The layers of the sacrificial material 38 in
The formation of a plurality of switching transistors 28 on the substrate 14 for addressing the individual electrodes 12 in the array 10 can be performed during the fabrication of the other elements of the electrode array 10 described with reference to
Although the materials (e.g. silicon, silicon dioxide, silicon nitride, platinum, iridium, gold, titanium and/or iridium oxide) used to fabricate the electrode array 10 are generally biocompatible, in certain embodiments of the present invention used for neural stimulation (e.g. for use in a retinal prosthesis), a thin layer (e.g. up to about 0.1 μm) of an electrically-insulating biocompatible material such as parylene (i.e. a para-xylene polymer), silicon dioxide or silicon nitride can be conformally deposited over all exposed surfaces of the electrode array 10 and then selectively removed at the ends of electrode tips 20 (e.g. from the end and backwards for a distance of 1–10 μm). This conformal deposition can be performed by LPCVD in the case of silicon dioxide or silicon nitride. The selective removal of the electrically-insulating biocompatible material at the ends of the electrode tips 20 can be performed using laser ablation, solvent dissolution, or etching depending on the particular biocompatible material used.
Parylene, which is produced by the condensation and polymerization of a gaseous monomer, para-xylylene, can be conformally deposited at room temperature using a vapor deposition polymerization (VDP) process in commercial VDP apparatus. The VDP process is disclosed by Gorham in U.S. Pat. No. 3,342,754, which is incorporated herein by reference. In the VDP process, a parylene dimer (e.g. di-para-xylylene) is heated in the VDP apparatus to about 150° C. resulting in its conversion to a gaseous dimer. This causes the gas pressure in a vaporization zone wherein the parylene dimer is heated to rise, forcing the dimeric gas downstream into a pyrolysis zone where it is then heated further to about 650° C., splitting the dimer molecules into highly reactive monomer molecules (e.g. para-xylylene). The monomer molecules continue to respond to pressure, flowing into a room-temperature deposition chamber of the VDP apparatus where the monomer molecules disperse and grow as a clear linear-polymer film on all surfaces to which the monomer molecules are exposed. The thickness of the resultant parylene coating can be controlled by the volume of the parylene dimer that is vaporized and by the dwell time in the deposition chamber. Since the parylene deposition process is gaseous, the coating thickness is uniform and conformal, covering all exposed surfaces of the electrode array 10 and any other elements (e.g. electronic circuitry, wiring, etc.) attached thereto, without any associated cure stress.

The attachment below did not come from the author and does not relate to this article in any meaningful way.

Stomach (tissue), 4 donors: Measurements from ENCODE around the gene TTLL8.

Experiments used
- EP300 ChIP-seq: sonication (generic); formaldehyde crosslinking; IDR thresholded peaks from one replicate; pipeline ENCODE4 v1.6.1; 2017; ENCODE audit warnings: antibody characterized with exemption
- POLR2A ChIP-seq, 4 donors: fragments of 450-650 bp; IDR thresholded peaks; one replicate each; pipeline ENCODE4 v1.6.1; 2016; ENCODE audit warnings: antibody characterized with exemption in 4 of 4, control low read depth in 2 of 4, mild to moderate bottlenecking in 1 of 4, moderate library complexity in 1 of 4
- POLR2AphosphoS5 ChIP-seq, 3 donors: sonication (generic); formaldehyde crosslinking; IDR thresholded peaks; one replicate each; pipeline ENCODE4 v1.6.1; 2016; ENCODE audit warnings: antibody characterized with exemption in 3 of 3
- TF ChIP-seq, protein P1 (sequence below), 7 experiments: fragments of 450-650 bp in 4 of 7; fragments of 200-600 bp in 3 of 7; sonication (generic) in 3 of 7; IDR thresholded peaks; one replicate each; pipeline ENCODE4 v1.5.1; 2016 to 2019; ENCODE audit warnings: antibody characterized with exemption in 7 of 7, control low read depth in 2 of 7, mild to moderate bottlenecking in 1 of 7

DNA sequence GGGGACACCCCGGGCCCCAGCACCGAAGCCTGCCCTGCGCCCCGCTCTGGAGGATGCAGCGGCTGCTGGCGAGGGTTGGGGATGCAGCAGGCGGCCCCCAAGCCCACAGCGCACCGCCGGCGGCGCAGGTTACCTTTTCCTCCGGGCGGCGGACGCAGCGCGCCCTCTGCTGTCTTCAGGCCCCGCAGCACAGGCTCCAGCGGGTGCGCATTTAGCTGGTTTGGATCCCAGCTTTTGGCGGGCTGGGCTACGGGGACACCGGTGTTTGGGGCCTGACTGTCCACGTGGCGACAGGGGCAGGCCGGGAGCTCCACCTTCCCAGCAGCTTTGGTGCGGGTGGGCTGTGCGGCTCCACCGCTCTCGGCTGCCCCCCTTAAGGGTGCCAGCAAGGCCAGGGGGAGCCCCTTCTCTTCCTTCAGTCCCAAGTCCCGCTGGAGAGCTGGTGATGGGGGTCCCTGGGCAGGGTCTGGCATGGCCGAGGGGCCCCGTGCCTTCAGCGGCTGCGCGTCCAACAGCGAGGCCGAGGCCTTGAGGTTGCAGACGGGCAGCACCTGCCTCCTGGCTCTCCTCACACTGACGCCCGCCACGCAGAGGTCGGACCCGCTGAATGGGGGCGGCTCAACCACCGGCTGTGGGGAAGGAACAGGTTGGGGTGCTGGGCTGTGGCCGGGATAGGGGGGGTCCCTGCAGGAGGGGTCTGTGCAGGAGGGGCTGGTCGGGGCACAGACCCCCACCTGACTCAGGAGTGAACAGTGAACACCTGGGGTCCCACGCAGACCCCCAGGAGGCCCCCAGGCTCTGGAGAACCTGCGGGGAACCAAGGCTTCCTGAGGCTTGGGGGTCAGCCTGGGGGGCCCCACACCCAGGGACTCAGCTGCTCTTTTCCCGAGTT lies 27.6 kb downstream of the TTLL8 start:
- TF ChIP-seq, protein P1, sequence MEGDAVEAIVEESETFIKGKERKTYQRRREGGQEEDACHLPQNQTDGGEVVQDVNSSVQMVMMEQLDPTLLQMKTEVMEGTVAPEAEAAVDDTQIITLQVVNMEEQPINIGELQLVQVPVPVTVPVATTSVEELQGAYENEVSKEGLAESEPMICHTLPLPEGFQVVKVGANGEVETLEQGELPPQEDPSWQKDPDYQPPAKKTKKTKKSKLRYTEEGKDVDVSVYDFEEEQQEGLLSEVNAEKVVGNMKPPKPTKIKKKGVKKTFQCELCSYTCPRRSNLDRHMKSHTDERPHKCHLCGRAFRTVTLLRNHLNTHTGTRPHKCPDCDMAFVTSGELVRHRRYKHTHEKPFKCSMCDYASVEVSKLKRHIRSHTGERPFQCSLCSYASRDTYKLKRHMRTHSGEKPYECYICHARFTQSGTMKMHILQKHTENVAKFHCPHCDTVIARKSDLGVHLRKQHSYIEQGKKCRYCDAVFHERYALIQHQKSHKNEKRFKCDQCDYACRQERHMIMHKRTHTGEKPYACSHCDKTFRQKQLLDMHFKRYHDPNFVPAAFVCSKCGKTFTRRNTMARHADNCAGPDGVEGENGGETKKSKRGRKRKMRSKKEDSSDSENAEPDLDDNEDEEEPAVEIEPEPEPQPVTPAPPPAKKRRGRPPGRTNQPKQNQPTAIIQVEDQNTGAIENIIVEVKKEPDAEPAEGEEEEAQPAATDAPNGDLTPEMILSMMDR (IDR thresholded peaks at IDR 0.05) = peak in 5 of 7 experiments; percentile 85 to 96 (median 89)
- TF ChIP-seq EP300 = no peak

In other embodiments of the present invention, the electrode tips 20 can be formed directly on the electrode seats 18 as described hereinafter with reference to
Although a plurality of receptacles 46 are shown in
Once the patterned mask 56 has been provided over the backside of the substrate 14 as shown in
Although the electrode tips 20 are shown being formed on an underside of the electrode seats 18 in
In yet other embodiments of the present invention, the electrode array 10 can be formed with the electrode tips 20 comprising the semiconductor substrate material (e.g. silicon). This can be done by utilizing the process steps described previously with reference to
In other embodiments of the present invention, a coating of a metal or metal oxide can be provided over the electrodes 12 in
Once the partial coating 62 has been formed over the electrode tips 20, the silicon nitride layer 24 can be etched away underneath the springs, and the layers of the sacrificial material 38 can be removed as described previously. This releases the electrodes 12 for movement.
An optional electrically-insulating biocompatible coating 64 (e.g. parylene, silicon dioxide or silicon nitride) can be provided over the entire electrode array 10 using a conformal deposition process (e.g. LPCVD or VDP) as described previously. The coating 64 can then be removed from over the partial coating 62 as shown in
Once the full-surface coating 66 has been formed and the layers of the sacrificial material 38 have been removed, an optional electrically-insulating biocompatible coating 64 can be provided over the entire electrode array 10 and then removed from the ends of the electrode tips 20 as previously described with reference to
The electrode array 10 of the present invention can be used in conjunction with electronic circuitry 110 (e.g. neural stimulation circuitry which forms a part of a neural prosthesis such as an implantable retinal prosthesis) which can be formed on a separate substrate. The electronic circuitry 110, which can include a plurality of interconnected transistors and one or more photodetectors, can be electrically connected to the electrode array 10 through a plurality of wires, or be directly attached to the electrode array 10 as shown in